18 Community Working Group Meeting 1Saturday 25 February Substation heritage and watercourses (Figure 12 and 13)  Watercourses and known Aboriginal heritage items have been avoided  Potential for new heritage items to be uncovered, particularly towards the south around drainage lines and Dawson River  Heritage and watercourse constraints could be avoided through careful design

19 Community Working Group Meeting 1Saturday 25 February Substation sites evaluation (Table 26) Substation Site Option 1Substation Site Option 2Substation Site Option 3 Impact Category: Land Use Low impacts on existing land use Medium impacts on existing land use Medium amenity implications for existing receivers Low amenity implications for existing receivers Low-medium implications for strategic land use planning and future land uses Medium implications for strategic land use planning and future land uses Medium-high implications for strategic land use planning and future land uses Land Use Preference 1Land Use Preference 2Land Use Preference 3 Impact Category: Noise High need for noise mitigation Low-medium need for noise mitigation Low need for noise mitigation Low potential to affect future land use types in Brimbin urban release area Medium potential to affect future land use types in Brimbin urban release area Medium-high potential to affect land use types in Brimbin urban release area Noise Preference 3Noise Preference 1 Impact Category: Ecology High level of site clearingLow level of site clearingLow-medium level of site clearing High impact on habitat connectivity Low-medium impact on habitat connectivity Medium-high potential for impacts associated with transmission line connections into and out of the site Low-medium potential for impacts associated with transmission line connections into and out of the site Low medium potential for impacts associated with transmission line connections into and out of the site Ecology Preference 3Ecology Preference 1Ecology Preference 2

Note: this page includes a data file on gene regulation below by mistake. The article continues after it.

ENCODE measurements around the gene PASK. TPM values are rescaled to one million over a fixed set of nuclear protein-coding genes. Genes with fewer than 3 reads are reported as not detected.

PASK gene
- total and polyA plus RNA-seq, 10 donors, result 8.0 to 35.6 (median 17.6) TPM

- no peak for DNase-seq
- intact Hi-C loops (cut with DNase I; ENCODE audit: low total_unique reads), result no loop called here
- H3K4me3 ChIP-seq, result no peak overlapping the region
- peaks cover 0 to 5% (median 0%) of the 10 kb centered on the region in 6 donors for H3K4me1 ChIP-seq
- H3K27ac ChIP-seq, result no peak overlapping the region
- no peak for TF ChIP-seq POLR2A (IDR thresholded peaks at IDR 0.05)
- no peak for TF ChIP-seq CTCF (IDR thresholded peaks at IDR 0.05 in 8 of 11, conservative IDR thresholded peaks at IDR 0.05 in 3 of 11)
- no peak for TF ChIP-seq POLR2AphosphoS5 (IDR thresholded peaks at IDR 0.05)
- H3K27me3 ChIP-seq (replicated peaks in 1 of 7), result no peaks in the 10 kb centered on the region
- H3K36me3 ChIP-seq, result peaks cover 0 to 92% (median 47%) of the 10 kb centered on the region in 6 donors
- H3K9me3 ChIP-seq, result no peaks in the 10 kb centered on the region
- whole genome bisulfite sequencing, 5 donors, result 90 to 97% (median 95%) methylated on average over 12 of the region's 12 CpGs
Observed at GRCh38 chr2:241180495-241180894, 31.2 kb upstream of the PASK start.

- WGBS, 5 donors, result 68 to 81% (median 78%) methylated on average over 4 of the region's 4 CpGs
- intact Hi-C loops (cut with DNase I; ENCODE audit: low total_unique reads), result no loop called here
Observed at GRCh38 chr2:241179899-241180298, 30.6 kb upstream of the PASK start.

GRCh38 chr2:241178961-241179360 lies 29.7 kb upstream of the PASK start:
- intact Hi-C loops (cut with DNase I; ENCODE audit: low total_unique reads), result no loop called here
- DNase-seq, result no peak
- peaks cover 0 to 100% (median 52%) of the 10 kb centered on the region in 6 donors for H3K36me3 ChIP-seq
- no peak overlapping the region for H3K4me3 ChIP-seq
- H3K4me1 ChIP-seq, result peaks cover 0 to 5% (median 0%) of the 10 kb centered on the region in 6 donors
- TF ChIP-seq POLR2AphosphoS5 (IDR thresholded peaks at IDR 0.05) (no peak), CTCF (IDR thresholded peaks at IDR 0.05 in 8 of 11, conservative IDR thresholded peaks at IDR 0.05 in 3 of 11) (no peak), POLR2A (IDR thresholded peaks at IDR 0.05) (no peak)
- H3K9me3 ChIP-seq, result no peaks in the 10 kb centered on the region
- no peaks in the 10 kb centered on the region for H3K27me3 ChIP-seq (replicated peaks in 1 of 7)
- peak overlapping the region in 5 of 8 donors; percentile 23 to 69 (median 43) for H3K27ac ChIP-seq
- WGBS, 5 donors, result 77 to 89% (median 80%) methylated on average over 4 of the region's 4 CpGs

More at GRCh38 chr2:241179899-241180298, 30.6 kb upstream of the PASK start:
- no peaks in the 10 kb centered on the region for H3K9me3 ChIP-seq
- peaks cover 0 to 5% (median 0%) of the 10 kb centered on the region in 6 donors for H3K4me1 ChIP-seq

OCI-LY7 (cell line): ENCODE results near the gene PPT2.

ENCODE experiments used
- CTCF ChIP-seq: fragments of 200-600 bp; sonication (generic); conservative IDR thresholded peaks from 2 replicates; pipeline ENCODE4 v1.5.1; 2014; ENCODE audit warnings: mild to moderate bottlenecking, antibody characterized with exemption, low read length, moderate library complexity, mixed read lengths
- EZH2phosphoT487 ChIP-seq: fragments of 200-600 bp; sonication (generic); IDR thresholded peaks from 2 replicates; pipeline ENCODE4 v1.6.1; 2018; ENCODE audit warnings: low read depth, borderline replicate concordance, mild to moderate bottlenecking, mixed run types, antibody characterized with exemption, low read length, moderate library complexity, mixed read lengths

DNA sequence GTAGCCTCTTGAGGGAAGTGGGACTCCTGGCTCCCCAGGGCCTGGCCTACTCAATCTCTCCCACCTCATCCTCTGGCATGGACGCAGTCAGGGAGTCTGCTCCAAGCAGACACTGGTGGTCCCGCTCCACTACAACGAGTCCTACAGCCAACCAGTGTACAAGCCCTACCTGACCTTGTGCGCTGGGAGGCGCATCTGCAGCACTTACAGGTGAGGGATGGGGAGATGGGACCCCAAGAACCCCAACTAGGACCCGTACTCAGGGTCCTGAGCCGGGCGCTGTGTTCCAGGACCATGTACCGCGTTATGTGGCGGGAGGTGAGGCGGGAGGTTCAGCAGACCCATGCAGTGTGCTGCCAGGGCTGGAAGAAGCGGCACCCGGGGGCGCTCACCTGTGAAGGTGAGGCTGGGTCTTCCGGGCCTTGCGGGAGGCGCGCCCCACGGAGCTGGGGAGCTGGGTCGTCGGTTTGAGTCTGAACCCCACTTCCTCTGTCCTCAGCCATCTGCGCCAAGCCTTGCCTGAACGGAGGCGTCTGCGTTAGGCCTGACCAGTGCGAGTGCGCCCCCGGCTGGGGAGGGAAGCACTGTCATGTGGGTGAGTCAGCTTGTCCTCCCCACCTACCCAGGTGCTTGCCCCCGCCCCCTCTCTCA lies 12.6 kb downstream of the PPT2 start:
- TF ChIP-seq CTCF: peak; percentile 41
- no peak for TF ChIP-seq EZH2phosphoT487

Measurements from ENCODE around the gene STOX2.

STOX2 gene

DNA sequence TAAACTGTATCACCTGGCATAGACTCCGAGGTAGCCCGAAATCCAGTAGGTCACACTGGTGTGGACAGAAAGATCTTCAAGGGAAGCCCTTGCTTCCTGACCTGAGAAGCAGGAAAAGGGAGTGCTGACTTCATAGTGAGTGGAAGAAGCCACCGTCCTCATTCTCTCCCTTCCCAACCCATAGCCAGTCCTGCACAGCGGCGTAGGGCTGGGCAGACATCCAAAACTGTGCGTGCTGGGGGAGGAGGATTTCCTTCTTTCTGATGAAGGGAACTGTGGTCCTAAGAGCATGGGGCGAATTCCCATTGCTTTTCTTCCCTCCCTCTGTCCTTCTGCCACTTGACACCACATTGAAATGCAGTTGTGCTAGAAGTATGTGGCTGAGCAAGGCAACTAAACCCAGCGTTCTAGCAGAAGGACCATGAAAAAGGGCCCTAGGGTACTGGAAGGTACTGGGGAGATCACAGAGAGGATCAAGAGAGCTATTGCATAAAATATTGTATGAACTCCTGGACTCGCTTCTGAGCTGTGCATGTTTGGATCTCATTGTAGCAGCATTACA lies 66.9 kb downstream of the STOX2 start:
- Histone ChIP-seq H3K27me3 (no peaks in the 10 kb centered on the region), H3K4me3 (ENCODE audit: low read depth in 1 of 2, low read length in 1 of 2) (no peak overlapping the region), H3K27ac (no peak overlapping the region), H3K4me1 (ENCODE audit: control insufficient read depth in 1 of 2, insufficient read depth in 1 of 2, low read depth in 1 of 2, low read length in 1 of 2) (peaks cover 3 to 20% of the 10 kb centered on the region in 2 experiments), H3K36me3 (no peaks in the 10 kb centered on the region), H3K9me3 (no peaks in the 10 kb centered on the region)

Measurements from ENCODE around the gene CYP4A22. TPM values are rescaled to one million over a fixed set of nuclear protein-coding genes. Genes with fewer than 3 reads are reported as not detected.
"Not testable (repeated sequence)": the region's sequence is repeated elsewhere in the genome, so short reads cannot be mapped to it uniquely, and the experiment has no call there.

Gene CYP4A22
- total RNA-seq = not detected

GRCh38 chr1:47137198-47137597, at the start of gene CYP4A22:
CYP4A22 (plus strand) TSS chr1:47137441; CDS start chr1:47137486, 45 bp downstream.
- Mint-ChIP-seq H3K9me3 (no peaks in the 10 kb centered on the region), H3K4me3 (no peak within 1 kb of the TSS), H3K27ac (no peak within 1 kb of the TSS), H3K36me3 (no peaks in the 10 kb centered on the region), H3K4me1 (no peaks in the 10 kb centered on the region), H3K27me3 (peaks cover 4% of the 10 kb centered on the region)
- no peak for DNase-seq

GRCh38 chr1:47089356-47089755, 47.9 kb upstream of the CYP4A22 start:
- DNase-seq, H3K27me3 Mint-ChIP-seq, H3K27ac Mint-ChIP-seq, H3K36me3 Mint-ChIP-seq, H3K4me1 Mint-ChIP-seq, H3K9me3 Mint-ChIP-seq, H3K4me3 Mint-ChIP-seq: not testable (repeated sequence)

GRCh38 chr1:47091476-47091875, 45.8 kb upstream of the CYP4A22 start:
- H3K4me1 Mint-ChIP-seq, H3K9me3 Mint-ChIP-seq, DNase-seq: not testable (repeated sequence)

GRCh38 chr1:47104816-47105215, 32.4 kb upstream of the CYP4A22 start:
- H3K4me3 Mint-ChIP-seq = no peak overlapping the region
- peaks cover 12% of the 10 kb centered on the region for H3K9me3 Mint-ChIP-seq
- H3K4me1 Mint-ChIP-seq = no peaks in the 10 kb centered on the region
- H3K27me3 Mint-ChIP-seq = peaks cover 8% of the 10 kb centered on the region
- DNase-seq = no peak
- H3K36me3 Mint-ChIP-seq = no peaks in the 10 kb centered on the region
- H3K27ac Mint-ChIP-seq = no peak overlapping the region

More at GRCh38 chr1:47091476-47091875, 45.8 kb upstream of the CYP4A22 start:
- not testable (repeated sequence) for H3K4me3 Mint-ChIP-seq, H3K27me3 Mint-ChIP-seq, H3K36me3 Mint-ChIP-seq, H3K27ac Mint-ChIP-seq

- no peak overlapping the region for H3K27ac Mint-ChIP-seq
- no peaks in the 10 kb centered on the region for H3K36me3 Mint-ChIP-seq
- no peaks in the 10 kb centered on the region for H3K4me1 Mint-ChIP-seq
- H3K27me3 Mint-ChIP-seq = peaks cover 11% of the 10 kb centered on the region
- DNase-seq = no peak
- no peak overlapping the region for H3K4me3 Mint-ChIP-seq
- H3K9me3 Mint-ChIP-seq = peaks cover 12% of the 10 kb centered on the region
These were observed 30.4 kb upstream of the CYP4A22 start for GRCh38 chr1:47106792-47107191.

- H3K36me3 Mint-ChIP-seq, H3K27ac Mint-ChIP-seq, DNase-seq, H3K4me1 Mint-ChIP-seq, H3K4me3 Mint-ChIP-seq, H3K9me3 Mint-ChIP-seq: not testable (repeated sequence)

20 Community Working Group Meeting 1Saturday 25 February Substation sites evaluation (Table 27) Impact CategorySubstation Site 1Substation Site 2Substation Site 3 Land UsePreference 1Preference 2Preference 3 NoisePreference 3Preference 1 EcologyPreference 3Preference 1Preference 2 PREFERENCE RATINGALTERNATIVE 2LEAST CONSTRAINEDALTERNATIVE 1

21 Community Working Group Meeting 1Saturday 25 February Identification of corridor options  First principles approach  Identification of landscape-scale constraints Develop screening criteria: Environmental values to be avoided or desirable to avoid Undertake environmental screen: Application of screening criteria by desktop analysis Corridor options identified: Result of constraints tested against screening criteria Field investigations: “Ground-truthing” along identified corridor options